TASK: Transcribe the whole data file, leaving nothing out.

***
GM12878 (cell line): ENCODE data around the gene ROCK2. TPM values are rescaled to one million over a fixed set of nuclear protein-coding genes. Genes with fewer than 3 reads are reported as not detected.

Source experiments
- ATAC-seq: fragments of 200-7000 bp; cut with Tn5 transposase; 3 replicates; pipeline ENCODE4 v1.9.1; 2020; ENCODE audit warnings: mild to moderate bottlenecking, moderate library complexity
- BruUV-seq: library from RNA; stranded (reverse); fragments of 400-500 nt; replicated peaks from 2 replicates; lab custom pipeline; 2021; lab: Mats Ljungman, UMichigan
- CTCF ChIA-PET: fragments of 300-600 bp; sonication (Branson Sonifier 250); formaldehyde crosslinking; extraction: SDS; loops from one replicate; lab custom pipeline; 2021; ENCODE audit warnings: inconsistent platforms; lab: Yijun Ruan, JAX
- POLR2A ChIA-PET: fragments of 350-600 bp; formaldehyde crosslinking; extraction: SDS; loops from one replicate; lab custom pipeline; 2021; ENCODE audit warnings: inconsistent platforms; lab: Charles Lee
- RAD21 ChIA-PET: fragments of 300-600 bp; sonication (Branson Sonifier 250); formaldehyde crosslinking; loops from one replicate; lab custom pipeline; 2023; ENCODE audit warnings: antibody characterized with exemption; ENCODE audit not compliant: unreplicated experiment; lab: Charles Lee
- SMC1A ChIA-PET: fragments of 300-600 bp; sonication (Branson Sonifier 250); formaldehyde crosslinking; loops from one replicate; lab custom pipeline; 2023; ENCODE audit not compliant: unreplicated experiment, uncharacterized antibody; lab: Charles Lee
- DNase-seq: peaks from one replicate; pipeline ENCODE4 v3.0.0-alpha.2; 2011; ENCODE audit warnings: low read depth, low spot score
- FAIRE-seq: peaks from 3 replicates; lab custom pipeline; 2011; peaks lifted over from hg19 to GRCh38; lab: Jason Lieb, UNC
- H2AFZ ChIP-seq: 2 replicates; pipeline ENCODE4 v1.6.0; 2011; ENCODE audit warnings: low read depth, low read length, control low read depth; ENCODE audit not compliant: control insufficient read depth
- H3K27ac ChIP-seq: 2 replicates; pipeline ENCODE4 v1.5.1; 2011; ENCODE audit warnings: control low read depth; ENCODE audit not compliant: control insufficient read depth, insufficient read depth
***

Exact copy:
GM12878 (cell line): ENCODE data around the gene ROCK2. TPM values are rescaled to one million over a fixed set of nuclear protein-coding genes. Genes with fewer than 3 reads are reported as not detected.

Source experiments
- ATAC-seq: fragments of 200-7000 bp; cut with Tn5 transposase; 3 replicates; pipeline ENCODE4 v1.9.1; 2020; ENCODE audit warnings: mild to moderate bottlenecking, moderate library complexity
- BruUV-seq: library from RNA; stranded (reverse); fragments of 400-500 nt; replicated peaks from 2 replicates; lab custom pipeline; 2021; lab: Mats Ljungman, UMichigan
- CTCF ChIA-PET: fragments of 300-600 bp; sonication (Branson Sonifier 250); formaldehyde crosslinking; extraction: SDS; loops from one replicate; lab custom pipeline; 2021; ENCODE audit warnings: inconsistent platforms; lab: Yijun Ruan, JAX
- POLR2A ChIA-PET: fragments of 350-600 bp; formaldehyde crosslinking; extraction: SDS; loops from one replicate; lab custom pipeline; 2021; ENCODE audit warnings: inconsistent platforms; lab: Charles Lee
- RAD21 ChIA-PET: fragments of 300-600 bp; sonication (Branson Sonifier 250); formaldehyde crosslinking; loops from one replicate; lab custom pipeline; 2023; ENCODE audit warnings: antibody characterized with exemption; ENCODE audit not compliant: unreplicated experiment; lab: Charles Lee
- SMC1A ChIA-PET: fragments of 300-600 bp; sonication (Branson Sonifier 250); formaldehyde crosslinking; loops from one replicate; lab custom pipeline; 2023; ENCODE audit not compliant: unreplicated experiment, uncharacterized antibody; lab: Charles Lee
- DNase-seq: peaks from one replicate; pipeline ENCODE4 v3.0.0-alpha.2; 2011; ENCODE audit warnings: low read depth, low spot score
- FAIRE-seq: peaks from 3 replicates; lab custom pipeline; 2011; peaks lifted over from hg19 to GRCh38; lab: Jason Lieb, UNC
- H2AFZ ChIP-seq: 2 replicates; pipeline ENCODE4 v1.6.0; 2011; ENCODE audit warnings: low read depth, low read length, control low read depth; ENCODE audit not compliant: control insufficient read depth
- H3K27ac ChIP-seq: 2 replicates; pipeline ENCODE4 v1.5.1; 2011; ENCODE audit warnings: control low read depth; ENCODE audit not compliant: control insufficient read depth, insufficient read depth